This week has been all about deadly animals around the world, so today we thought we should take a look at the world's most dangerous and deadly regions where you might just find yourself face-to-face with some of these creatures.
Entries in Animals (53)
Yesterday we looked at the world’s most deadly animals. Today, we’ll be dispelling a few myths surrounding these frightening creatures and what to do if one attacks: Should I really be sucking the venom from this snake bite? Will a well-aimed punch to the nose really save me from this shark attack?
This week we have an exciting line-up for you on Into the Wild. Building up to a fascinating two-part interview with everyone’s favourite snake-wrangler, Austin Stevens, we thought we would get you in the mood with a week focusing on the planet’s most dangerous and deadly animals.
Whilst achieving striking and effective wildlife photography is by no means utterly dependent on using quality equipment, it certainly doesn’t hurt your chances. So here is Frontier’s kit guide to the making your life as a budding wildlife photographer run that little bit more smoothly.
This week’s blog theme is wildlife photography. For many, including several of us here at Frontier HQ, becoming a wildlife photographer would be a dream job. Anything that incorporates travel and wildlife is right up our street. So we thought we’d dedicate a week to this beautiful and inspirational art-form.
Frontier has wildlife conservation projects all over the world. Despite the vast variety of locations and species on offer, all of the projects share in common the chance to bring you close to some incredible wildlife. Today we look at some of our most popular projects, as well as considering a few of the lesser-known opportunities available.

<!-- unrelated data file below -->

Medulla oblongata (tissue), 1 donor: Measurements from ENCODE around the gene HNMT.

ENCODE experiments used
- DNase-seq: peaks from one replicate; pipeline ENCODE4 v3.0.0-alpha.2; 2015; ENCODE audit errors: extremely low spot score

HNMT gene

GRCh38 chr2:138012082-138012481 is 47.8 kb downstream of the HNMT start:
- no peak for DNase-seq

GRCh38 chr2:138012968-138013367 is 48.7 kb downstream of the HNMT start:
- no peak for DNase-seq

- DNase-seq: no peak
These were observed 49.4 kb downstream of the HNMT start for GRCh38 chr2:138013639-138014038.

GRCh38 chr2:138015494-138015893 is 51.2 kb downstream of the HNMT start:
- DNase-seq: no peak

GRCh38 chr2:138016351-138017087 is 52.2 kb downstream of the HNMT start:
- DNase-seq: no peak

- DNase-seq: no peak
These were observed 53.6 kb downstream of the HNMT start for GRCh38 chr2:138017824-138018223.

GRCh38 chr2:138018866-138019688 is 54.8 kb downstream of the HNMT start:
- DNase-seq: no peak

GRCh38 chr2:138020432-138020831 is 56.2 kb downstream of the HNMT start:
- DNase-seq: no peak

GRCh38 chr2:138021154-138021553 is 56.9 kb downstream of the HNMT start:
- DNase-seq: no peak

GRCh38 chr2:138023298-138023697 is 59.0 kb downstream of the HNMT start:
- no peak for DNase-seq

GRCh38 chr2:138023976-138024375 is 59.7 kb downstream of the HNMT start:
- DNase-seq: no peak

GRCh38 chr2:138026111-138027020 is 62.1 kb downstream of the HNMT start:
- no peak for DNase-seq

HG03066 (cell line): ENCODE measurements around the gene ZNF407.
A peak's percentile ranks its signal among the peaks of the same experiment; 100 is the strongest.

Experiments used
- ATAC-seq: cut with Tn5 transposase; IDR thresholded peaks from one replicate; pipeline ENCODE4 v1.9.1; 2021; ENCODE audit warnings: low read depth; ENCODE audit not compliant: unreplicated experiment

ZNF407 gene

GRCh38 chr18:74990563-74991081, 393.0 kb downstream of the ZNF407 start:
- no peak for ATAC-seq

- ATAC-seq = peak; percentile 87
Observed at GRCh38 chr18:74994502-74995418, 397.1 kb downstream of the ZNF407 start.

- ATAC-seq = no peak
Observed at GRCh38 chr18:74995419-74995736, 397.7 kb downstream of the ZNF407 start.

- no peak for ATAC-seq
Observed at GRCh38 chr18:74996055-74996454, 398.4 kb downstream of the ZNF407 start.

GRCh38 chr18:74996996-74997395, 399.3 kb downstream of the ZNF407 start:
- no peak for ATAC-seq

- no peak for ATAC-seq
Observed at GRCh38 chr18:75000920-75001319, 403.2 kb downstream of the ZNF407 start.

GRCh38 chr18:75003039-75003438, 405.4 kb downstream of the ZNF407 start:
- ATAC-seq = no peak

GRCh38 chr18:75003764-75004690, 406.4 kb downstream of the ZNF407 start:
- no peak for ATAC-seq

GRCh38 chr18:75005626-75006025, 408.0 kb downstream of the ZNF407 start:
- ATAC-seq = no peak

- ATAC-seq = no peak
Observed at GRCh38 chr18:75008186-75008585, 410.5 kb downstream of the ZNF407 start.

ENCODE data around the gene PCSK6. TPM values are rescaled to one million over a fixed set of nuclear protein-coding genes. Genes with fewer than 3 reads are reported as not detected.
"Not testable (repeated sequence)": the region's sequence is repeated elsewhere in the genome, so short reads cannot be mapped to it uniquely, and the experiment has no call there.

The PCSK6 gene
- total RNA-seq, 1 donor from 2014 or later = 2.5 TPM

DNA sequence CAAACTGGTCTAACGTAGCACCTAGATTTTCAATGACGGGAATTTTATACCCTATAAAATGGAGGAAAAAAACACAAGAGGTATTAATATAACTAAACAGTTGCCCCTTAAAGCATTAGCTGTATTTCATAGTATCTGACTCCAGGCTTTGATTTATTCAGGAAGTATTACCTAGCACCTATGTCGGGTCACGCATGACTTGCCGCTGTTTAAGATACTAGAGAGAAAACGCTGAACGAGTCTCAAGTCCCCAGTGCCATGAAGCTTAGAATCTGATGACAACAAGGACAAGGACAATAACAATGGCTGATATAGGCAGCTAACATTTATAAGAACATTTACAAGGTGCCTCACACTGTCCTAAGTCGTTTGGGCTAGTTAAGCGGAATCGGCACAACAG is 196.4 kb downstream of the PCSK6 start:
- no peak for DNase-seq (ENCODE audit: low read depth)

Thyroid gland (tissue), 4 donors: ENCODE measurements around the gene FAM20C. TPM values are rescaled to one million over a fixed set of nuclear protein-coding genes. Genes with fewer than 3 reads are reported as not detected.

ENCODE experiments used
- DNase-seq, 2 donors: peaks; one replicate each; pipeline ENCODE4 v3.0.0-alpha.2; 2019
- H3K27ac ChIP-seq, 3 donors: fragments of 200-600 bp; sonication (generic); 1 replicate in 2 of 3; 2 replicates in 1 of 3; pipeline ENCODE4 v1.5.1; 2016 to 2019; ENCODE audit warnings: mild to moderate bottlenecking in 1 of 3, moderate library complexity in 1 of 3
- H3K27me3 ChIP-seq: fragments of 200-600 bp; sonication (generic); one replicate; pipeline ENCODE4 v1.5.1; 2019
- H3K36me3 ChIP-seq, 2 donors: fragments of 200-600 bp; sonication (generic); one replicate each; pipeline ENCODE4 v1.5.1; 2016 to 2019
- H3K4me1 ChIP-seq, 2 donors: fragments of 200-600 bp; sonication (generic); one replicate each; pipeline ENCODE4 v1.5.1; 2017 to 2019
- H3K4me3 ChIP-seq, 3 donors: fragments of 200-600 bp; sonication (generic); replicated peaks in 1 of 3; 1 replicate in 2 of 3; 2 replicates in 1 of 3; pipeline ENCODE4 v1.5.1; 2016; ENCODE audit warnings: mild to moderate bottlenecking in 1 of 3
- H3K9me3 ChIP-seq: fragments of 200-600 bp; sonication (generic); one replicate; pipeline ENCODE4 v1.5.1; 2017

Australia - Wallaby Resuce
This project will see you working closely with both adult and baby wallabies injured by human activity. Taking you to the spectacular outback of Queensland in the north-east of Australia, this is a hugely rewarding and important project to get involved in. Baby wallabies are frequently left orphaned when older animals are killed for meat or injured in road traffic incidents. Your daily interaction with these vulnerable animals will see you build some strong bonds during your stay.
Madagascar – Marine Conservation & Diving
Learn to dive in some of the most beautiful and unexplored marine habitats on the planet. Your time in this amazing marine habitat will be shared with an extraordinary array of resident wildlife such as rays, reef fish, sea urchins, anemones, octopus and sea turtles. But this is only the beginning; dolphins, sharks and migrating whales are just a few of the larger animals lurking in the deeper waters. Madagascar is renowned for its unique wildlife, with 80% of species endemic to the island. You will be conducting vital research and surveys around these important ecosystems in order to establish future conservation efforts.
Costa Rica – Big Cats, Primates and Turtles
Costa Rica is home to the highest density of species anywhere in the world. You will be staying in the very heart of this unparalleled paradise exploring and documenting all it has to offer. Your base will be the camp on the shore of the pacific coast, from which you will set out on daily trips to survey the country’s wildlife, much of which is critically endangered. With the chance to witness such varied and rare species, such as the elusive jaguar, this project is a popular choice and will appeal to those with a real sense of adventure.
China – Panda Breeding
An iconic species in an astonishing country; little wonder that this project is in such high demand. Offering the chance to play a part in the conservation of a truly remarkable species, the China panda breeding centre is an experience you will never forget. You will learn first-hand about what it takes to run a successful panda breeding programme. Duties will include feeding the pandas as well as the possibility of recording valuable data on the behaviour of these rare animals.